ATB (b. June 20, 1985) is a metamodern American artist living and working in Lexington, Kentucky, USA.
His work — a lifelong vocation titled SOULED — combines elements of performance and visual art to position context as a medium.
Born in Bowling Green, Kentucky, the artist's childhood was upended at the age of eight when he witnessed his father become paralyzed in a diving accident while celebrating Father's Day and his birthday. He would grow up as both a dependent and caregiver to his father until leaving home at the age of 18.
He attended Centre College where he studied theatre (stage direction) and anthropology/sociology (media). The intersection of these domains led ATB to experiment with the media's role in shaping meaning for artist and audience in staged productions. Upon graduation, he was recognized with the college's most prestigious performing arts award — the West T. Hill Dramatic Arts Prize.
Defying expectations, including his own, he abandoned the stage shortly after to pursue a 15-year career in brand strategy and design during which he has received dozens of accolades including Best of Show at both the American Advertising Awards and AIGA's The 100 Show.
Now, an emerging artist, ATB explores the role of context in creating meaning and value through SOULED, a lifelong meditation in finitude.
April 17, 1993. Without context, it's a date floating in a pool of yesterdays. But for one person, it was significant. He was a cabinet maker, a dancer, and an outdoorsman.
To me, he was Dad. And April 17, 1993 was his 36th birthday. He had 62 days left.
That year was the first time Father’s Day fell on my birthday. I was turning eight, and to mark the occasion, my parents planned a full weekend of future memories. First up: swimming at our neighbor's pool.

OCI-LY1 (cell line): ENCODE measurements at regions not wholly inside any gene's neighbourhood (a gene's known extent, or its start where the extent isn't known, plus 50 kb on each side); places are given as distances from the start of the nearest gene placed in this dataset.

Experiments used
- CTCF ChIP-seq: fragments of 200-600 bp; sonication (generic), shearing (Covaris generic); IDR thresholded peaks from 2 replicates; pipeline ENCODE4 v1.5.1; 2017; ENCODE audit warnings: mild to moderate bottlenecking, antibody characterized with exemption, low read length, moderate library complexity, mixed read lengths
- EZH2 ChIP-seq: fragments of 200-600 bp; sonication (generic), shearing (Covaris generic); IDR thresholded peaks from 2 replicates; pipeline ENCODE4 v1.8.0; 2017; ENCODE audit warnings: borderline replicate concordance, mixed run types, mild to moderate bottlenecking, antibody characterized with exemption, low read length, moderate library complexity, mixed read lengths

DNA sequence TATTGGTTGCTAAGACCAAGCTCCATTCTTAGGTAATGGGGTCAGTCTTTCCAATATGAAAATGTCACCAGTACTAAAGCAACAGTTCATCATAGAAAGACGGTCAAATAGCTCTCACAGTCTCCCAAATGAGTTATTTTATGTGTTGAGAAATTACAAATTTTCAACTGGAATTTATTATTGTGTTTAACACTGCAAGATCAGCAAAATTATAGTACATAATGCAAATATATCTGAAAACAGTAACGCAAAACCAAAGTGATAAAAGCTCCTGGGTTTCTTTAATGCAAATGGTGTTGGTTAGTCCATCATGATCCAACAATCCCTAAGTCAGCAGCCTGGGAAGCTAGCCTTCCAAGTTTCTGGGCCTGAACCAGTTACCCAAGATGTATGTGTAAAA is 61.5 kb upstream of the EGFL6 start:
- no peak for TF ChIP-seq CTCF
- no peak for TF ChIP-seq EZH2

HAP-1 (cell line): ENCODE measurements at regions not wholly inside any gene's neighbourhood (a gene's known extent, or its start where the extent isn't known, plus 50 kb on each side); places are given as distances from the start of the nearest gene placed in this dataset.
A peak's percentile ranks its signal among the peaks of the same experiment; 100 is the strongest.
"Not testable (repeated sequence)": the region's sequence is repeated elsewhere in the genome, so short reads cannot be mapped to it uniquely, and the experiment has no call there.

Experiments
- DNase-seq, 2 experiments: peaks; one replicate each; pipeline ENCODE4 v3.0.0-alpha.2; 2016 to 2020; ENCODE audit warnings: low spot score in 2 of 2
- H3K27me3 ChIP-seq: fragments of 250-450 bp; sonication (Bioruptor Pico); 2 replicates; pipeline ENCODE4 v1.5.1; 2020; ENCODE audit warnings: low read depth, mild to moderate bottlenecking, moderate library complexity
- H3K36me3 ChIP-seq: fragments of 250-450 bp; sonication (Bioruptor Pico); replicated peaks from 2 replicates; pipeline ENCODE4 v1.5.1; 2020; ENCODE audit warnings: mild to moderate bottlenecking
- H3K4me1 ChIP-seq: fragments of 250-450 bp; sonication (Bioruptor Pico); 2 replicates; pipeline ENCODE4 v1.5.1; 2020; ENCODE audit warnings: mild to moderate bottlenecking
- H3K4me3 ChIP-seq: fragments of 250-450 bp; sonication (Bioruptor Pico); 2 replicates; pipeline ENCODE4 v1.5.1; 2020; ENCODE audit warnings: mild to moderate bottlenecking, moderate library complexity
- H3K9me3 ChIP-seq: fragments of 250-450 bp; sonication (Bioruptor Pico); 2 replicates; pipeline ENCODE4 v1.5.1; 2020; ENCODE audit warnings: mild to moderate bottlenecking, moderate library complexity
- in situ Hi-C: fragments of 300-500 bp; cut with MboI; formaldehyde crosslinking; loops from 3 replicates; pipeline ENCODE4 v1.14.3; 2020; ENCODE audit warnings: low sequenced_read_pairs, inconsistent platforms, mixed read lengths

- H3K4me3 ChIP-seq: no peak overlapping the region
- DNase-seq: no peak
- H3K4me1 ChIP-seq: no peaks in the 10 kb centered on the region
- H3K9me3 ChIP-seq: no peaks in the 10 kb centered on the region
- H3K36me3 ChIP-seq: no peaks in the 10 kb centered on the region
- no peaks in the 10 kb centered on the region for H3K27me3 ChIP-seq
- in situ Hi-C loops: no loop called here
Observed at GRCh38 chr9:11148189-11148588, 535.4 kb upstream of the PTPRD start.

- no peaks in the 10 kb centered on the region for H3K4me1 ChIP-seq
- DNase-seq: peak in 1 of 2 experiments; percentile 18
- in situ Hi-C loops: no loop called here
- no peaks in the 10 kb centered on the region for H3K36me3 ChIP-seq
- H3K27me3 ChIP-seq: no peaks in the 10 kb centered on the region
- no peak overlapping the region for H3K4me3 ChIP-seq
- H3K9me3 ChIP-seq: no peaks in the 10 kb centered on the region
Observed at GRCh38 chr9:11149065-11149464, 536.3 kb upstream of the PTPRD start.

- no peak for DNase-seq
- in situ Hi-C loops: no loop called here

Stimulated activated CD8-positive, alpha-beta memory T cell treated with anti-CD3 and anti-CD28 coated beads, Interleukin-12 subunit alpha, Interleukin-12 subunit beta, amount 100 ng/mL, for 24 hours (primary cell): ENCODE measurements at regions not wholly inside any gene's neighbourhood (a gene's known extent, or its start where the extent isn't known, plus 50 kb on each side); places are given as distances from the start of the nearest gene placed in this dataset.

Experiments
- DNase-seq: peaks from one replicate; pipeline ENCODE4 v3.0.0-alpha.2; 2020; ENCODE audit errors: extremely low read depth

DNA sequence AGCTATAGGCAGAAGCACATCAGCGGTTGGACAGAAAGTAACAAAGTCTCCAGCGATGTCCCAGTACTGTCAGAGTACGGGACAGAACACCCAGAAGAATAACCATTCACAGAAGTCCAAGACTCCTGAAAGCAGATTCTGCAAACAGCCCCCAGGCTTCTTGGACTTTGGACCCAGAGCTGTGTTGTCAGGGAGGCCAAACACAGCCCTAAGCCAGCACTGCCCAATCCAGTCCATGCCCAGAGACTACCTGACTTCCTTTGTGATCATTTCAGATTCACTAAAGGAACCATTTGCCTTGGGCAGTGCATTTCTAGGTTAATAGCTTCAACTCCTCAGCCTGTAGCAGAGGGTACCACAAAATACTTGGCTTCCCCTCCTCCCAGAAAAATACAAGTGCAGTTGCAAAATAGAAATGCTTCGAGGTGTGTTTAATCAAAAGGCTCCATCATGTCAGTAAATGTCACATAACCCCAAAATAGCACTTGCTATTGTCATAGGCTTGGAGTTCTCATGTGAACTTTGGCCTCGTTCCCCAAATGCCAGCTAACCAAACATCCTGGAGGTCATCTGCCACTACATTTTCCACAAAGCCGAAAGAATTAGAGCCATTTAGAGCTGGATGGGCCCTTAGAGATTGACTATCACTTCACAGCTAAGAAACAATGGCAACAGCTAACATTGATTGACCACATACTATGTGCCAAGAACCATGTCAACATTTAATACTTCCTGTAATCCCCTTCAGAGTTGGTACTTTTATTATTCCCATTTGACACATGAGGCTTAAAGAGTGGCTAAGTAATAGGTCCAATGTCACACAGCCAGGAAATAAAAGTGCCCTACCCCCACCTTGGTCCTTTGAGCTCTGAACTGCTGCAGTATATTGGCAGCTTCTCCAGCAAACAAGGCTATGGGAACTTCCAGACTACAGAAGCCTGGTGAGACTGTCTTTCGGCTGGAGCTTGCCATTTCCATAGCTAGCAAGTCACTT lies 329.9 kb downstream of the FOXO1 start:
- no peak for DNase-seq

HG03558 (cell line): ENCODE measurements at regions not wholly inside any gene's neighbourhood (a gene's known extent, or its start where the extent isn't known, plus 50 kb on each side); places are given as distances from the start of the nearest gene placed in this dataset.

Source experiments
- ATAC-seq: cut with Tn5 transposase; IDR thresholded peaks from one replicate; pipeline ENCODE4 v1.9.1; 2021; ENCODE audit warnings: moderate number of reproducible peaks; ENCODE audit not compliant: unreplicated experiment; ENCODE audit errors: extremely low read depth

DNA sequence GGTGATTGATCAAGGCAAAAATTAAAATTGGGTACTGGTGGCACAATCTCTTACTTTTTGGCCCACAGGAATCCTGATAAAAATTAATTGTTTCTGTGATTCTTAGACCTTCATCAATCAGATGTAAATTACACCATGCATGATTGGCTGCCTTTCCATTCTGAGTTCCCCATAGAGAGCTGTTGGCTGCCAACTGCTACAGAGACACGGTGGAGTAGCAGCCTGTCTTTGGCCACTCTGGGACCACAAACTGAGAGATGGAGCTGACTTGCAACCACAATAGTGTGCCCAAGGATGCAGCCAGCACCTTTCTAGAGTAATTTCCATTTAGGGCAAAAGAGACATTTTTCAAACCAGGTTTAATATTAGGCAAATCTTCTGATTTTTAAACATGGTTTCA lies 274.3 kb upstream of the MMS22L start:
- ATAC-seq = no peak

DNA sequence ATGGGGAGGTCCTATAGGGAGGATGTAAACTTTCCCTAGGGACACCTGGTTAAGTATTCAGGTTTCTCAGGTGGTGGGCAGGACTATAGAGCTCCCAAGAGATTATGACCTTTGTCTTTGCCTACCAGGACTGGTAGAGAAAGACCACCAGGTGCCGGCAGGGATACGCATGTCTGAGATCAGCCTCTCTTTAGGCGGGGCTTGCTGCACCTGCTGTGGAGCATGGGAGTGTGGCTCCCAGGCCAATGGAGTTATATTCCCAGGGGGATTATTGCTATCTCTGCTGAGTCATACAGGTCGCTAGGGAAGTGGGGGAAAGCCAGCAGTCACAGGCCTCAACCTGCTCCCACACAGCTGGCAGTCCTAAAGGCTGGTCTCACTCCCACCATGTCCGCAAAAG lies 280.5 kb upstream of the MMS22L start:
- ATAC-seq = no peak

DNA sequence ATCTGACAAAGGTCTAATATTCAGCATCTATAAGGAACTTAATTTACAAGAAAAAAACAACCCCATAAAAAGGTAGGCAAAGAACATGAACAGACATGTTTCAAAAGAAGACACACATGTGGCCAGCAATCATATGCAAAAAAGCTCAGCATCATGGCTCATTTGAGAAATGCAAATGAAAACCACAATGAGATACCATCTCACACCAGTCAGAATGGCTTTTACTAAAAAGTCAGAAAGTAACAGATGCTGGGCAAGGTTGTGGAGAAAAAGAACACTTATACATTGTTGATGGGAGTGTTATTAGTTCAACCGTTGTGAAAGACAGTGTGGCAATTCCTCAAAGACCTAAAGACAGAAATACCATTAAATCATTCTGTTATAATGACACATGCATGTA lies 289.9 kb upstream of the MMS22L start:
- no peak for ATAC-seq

Time is cloudy; it billows and swirls fictions with facts. I did forget my goggles. That much is fact. But there are competing fictions. Did I ask or did he offer to go back and get them?
He left. He returned. He jogged up to the side of the pool as I shouted from the diving board, "Throw them to me!" Instead, he clenched the goggles between his teeth, stretched his arms above his head, and dove in.
He surfaced moments later, his body bobbing — a buoy in its own wake. Dad was instantly and permanently paralyzed from the neck down, the result of a catastrophic spinal cord injury. My mom and neighbor pulled his body from the pool. He thought he was swimming the whole time.
For 36 years, he lived a life unbound by finitude. But now, his life had a new temporal context: a life expectancy of ten years — each lived motionless — bound to a wheelchair.
When you’re eight, 36 is old. It feels like enough time. But when I turned 36, it wasn't. There wasn't much left, and none of it was promised.
Paul Bowles puts the epiphanic moment to words in The Sheltering Sky. “Death is always on the way, but the fact that you don't know when it will arrive seems to take away from the finiteness of life. It's that terrible precision that we hate so much. But because we don't know, we get to think of life as an inexhaustible well. Yet everything happens a certain number of times, and a very small number, really.”
We say we spend our time, but time is not a currency. The accounting is a paradox. When we spend our wealth, our balance is less. But with time, the more we spend, the more valuable our remainder becomes.
My father was given ten years, maybe enough to see his son graduate from high school. But they weren't bad years; they were good. Very good, mostly. And through sheer force of gratitude, he turned those ten into 22.
For each year he spent with us, the remainder in his ledger grew more valuable. Already he'd built his last cabinet, danced his last dance, and watched his last sunrise in the woods. But because of what he'd lost, he could see — better than I could — the value of what we had left.